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2017-18 Reading & Lectures Series

Fall Semester

O. Alan Weltzien, Essayist. Tuesday 10/24/17, 7:30, UP Bookstore

O. Alan Weltzien

Alan Weltzien is a professor of English at U. Montana Western, a Puget Sound native, a scholar of Pacific Northwest culture, and a creative writer of poetry and nonfiction.  He has published nine books and two chapbooks, most recently Thinking Continental: Writing the Planet One Place at a Time (co-editor, 2017), a chapbook essay “The Comfort Pathway” (2017), and Exceptional Mountains: A Cultural History of the Pacific Northwest Volcanoes (2016), which explores the relationship between our region’s identity and Cascade mountains amid the recent growth of outdoor recreation.  He edited the Norman Maclean Reader (2008), Coming into McPhee Country (2003), and wrote three works of poetry including To Kilimanjaro and Back (2011), as well as personal essays and memoirs (A Father and an Island: Reflections on Loss, 2008).  A frequent hiker and traveler, Weltzien won two Fulbright Fellowships (to Poland and Bulgaria) and a U. Montana International Faculty Exchange Award that took him to Australia. 

 Click here for a brief sample of Weltzien’s writings

Julia Franck, Novelist.  Thursday 11/2/17, 7:30, Franz Hall 120 (Co-sponsored with the Dept. of International Languages & Cultures)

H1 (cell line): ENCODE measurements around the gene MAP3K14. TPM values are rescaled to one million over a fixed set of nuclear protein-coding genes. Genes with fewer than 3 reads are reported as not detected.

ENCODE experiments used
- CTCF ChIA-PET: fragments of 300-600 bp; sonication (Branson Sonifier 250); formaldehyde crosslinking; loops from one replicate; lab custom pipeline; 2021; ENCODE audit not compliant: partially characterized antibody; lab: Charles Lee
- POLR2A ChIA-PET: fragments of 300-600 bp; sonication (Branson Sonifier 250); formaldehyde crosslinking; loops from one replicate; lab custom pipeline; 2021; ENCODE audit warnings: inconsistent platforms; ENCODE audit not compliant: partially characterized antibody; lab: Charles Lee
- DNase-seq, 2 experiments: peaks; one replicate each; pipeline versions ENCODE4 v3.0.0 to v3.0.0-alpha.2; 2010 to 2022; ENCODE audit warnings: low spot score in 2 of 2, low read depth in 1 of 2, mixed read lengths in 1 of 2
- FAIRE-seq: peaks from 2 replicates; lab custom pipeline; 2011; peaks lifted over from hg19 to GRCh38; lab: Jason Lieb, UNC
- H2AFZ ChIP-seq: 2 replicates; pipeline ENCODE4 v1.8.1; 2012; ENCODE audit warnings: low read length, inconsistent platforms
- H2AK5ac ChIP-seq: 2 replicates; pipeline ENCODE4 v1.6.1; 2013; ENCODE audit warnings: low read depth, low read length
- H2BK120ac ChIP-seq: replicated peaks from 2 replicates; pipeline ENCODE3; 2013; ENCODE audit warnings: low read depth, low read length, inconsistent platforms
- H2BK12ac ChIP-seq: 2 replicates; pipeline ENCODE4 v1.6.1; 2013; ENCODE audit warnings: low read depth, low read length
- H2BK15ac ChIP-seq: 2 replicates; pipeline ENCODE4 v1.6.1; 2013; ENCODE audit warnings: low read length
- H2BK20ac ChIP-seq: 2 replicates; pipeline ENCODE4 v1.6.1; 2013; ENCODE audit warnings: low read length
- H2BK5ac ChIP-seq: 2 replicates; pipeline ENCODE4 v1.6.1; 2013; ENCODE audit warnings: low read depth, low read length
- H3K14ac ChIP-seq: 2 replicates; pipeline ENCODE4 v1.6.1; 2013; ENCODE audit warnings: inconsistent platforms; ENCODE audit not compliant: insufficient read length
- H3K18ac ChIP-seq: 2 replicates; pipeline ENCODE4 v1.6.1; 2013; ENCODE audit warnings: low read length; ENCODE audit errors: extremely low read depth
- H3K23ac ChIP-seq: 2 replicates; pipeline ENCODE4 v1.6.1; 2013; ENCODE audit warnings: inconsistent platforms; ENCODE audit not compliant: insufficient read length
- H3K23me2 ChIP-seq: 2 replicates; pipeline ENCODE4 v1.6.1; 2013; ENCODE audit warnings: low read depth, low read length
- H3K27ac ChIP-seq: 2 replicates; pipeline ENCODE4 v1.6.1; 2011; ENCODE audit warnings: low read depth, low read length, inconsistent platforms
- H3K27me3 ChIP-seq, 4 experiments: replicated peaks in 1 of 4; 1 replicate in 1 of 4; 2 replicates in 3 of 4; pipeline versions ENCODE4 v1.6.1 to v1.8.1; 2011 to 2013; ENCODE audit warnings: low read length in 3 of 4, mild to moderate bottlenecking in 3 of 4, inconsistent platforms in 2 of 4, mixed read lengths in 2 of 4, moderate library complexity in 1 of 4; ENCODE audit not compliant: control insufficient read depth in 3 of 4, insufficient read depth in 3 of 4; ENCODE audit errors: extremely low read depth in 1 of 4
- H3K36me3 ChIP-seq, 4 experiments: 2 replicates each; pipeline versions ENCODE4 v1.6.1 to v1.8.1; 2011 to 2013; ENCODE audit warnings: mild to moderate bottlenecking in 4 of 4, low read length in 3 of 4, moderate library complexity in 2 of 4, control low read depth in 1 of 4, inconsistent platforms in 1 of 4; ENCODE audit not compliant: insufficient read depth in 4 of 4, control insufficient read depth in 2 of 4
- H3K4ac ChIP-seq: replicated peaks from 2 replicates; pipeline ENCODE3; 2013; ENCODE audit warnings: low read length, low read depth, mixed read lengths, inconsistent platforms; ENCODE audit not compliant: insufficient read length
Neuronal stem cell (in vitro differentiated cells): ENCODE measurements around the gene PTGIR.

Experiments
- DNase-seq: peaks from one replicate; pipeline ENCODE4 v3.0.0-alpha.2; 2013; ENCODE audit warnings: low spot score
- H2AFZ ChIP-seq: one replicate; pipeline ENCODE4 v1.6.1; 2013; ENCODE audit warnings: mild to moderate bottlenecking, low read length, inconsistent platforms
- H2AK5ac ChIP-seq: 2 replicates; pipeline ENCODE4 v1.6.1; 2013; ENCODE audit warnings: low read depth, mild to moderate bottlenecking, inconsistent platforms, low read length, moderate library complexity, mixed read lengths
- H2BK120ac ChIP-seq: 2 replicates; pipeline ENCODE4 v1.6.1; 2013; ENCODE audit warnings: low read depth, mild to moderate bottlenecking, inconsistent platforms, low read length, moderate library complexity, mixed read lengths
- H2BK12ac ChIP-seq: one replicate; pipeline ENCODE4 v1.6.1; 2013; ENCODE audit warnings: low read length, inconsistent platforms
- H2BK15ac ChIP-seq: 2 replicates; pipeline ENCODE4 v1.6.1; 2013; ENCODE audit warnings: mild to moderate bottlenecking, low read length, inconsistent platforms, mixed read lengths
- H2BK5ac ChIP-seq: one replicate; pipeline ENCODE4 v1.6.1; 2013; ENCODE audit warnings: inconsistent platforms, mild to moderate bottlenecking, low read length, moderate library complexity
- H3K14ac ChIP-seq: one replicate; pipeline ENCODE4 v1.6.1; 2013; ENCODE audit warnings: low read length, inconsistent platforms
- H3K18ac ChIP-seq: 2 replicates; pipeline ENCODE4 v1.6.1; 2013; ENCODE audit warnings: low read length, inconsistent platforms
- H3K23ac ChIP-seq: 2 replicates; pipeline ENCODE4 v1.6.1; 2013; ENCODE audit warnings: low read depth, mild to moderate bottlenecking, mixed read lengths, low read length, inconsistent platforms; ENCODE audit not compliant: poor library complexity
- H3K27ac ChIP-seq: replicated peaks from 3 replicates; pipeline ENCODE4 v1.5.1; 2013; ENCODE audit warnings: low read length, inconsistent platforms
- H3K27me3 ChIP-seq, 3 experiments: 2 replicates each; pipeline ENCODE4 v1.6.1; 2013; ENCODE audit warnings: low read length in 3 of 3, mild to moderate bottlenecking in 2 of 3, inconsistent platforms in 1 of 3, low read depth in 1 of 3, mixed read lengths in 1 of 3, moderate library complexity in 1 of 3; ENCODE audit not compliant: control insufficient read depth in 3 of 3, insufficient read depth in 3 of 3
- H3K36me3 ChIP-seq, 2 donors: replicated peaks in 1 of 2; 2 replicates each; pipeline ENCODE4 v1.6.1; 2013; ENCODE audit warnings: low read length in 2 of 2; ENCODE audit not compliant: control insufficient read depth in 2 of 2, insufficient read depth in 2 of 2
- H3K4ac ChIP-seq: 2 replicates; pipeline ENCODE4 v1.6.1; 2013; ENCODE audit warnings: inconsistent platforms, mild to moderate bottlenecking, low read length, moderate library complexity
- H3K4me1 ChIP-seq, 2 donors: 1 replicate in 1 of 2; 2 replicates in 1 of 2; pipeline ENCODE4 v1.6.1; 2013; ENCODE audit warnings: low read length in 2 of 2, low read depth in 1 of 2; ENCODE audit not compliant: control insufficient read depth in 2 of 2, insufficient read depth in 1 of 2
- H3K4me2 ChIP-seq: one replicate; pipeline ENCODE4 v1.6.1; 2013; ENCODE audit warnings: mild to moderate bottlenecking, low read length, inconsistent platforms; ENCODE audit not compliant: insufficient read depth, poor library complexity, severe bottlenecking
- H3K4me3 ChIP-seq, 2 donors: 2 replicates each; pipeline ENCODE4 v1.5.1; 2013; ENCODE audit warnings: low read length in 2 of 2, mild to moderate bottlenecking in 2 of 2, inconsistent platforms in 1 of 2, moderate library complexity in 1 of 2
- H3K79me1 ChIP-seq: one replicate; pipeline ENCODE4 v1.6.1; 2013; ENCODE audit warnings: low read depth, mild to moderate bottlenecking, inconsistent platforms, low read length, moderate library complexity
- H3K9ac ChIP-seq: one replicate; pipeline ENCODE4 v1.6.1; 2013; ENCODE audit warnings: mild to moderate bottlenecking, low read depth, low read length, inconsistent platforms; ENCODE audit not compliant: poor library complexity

Julia Franck

Julia Franck is one of Germany’s best known contemporary authors. Her fourth novel, Die Mittagsfrau (The Blindness of the Heart) won the prestigious German Book Prize in 2007 and was subsequently translated into 33 languages. Born in East Berlin in 1970, Franck emigrated to West Germany with her mother and sisters in 1978, an experience that informed her third novel, Lagerfeuer (published in English as West). The German past, including the Nazi era and Germany’s post-war division, are strongly present in Franck's work, and she explores how these momentous historical events shaped the every-day lives of German people. Today, Franck is often asked to comment in news media on German political and cultural events, and contemporary issues such as national identity, migration, the role of women, and political oppression continue to provide inspiration for her fiction.  UP’s library has three of her books translated into English: West (2003), Back to Back (2011), and her most famous Blindness of the Heart (2007). 

Leni Zumas, Fiction Writer. Wednesday 11/15/17, 7:30, UP Bookstore

Leni Zumas

Leni Zumas's forthcoming novel, Red Clocks, was selected for Publishers Weekly's "Top 10 Literary Fiction" list and has been described by Maggie Nelson as "funny, mordant, political, poetic, alarming, and inspiring—not to mention a way forward for fiction now.” Zumas is also the author of the story collection Farewell Navigator and the novel The Listeners, which was a finalist for the Oregon Book Award. She has received grants and fellowships from the Lower Manhattan Cultural Council, the Barbara Deming Memorial Fund, the Regional Arts & Culture Council, and the New York Foundation for the Arts. Zumas lives in Portland and teaches in the MFA program at Portland State University. Her website is